Here’s how big the iPhone is as a business, according to Bloomberg: If the iPhone were its own company, its revenues would be greater than Procter & Gamble, Coca-Cola, Goldman Sachs, Google and Microsoft.
On its own, the iPhone is the ninth biggest stock in the Dow, and has bigger sales than 474 S&P 500 companies. (Apple sold 9 million new iPhone 5S’s and iPhone 5C’s just last weekend.)
A big part of those giant revenues come from margin, or course. ZDNet notes that up to 74% of the full price $849 iPhone 5S can be margin over the actual $218 cost it takes to build an iPhone.
You can read Bloomberg’s full story here, but here’s one of its charts showing iPhone’s revenues compared to other blue-chip companies:
Wondering how Samsung managed to quash Motorola, HTC, and just about every other major Android rival? Start with this chart from analyst Benedict Evans.
Evans notes that Samsung’s run-rate for marketing is $12.7 billion based on marketing tin Q2. That’s more than Google paid to buy all of Motorola. It’s 3X HTC’s entire market cap.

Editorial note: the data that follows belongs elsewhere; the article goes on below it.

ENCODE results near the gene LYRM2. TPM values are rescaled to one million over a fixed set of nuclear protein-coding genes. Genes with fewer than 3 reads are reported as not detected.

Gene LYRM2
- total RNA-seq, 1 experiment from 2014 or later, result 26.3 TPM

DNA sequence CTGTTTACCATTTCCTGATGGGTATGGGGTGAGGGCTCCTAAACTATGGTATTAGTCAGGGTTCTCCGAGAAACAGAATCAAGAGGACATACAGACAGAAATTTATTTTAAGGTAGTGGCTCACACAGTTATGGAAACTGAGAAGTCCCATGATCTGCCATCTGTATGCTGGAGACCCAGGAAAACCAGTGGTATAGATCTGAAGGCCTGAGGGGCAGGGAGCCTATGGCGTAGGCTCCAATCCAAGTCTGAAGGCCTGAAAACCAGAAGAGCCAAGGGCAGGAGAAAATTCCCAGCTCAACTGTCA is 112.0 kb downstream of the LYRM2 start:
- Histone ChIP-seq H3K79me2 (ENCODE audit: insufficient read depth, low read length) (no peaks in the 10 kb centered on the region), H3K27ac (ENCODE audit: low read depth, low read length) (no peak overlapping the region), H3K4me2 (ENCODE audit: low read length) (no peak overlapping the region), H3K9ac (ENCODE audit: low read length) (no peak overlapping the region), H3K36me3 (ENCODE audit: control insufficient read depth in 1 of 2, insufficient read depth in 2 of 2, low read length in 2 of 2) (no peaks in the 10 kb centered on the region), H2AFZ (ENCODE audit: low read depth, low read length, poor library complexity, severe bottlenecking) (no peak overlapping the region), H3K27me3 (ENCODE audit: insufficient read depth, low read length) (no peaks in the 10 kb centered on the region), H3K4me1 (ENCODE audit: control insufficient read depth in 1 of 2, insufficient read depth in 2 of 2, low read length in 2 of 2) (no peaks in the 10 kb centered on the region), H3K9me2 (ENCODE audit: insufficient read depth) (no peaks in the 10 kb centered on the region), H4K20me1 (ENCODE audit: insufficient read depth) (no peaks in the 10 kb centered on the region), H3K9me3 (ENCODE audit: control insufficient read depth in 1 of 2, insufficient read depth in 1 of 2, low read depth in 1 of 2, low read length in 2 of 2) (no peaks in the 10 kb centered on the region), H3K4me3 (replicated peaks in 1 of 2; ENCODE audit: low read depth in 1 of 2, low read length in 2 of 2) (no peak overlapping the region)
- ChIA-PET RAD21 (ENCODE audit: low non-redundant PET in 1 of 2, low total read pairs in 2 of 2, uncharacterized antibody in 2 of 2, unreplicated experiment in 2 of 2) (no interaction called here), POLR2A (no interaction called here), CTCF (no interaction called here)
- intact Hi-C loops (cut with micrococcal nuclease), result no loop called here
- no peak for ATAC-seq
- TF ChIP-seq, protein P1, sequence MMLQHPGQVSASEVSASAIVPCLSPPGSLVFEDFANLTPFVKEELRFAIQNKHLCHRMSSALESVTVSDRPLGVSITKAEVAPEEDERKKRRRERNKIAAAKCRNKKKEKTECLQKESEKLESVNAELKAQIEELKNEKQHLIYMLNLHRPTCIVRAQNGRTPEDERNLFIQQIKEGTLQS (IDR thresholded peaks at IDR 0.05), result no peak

It’s just an insane budget that no other company can keep pace with. Samsung’s final bill could be higher. Evans says that based on historical patterns, it will spend $4.5 billion in the fourth quarter. (He also says that it tends to spend more in Q3, though less in Q1.)
Men are increasingly more likely to spend money to look good.
Products like hair serum and exfoliating scrubs are being sold to more men than ever, reports Matthew Boyle at Bloomberg News.
Global sales of men’s toiletries, not including razors, blades and shaving creams, will be up 5% to $17.5 billion this year, Boyle writes.
Companies are using clever marketing tricks to convince men their skin requires more maintenance.
“As a L’Oreal ad once warned: ‘You think you’re aging well? She thinks you’re letting yourself go,’” Boyle writes.
And even fashion designer Tom Ford is getting in on the trend.
Ford, who is a favorite of Justin Timberlake, recently introduced a purifying mask for men.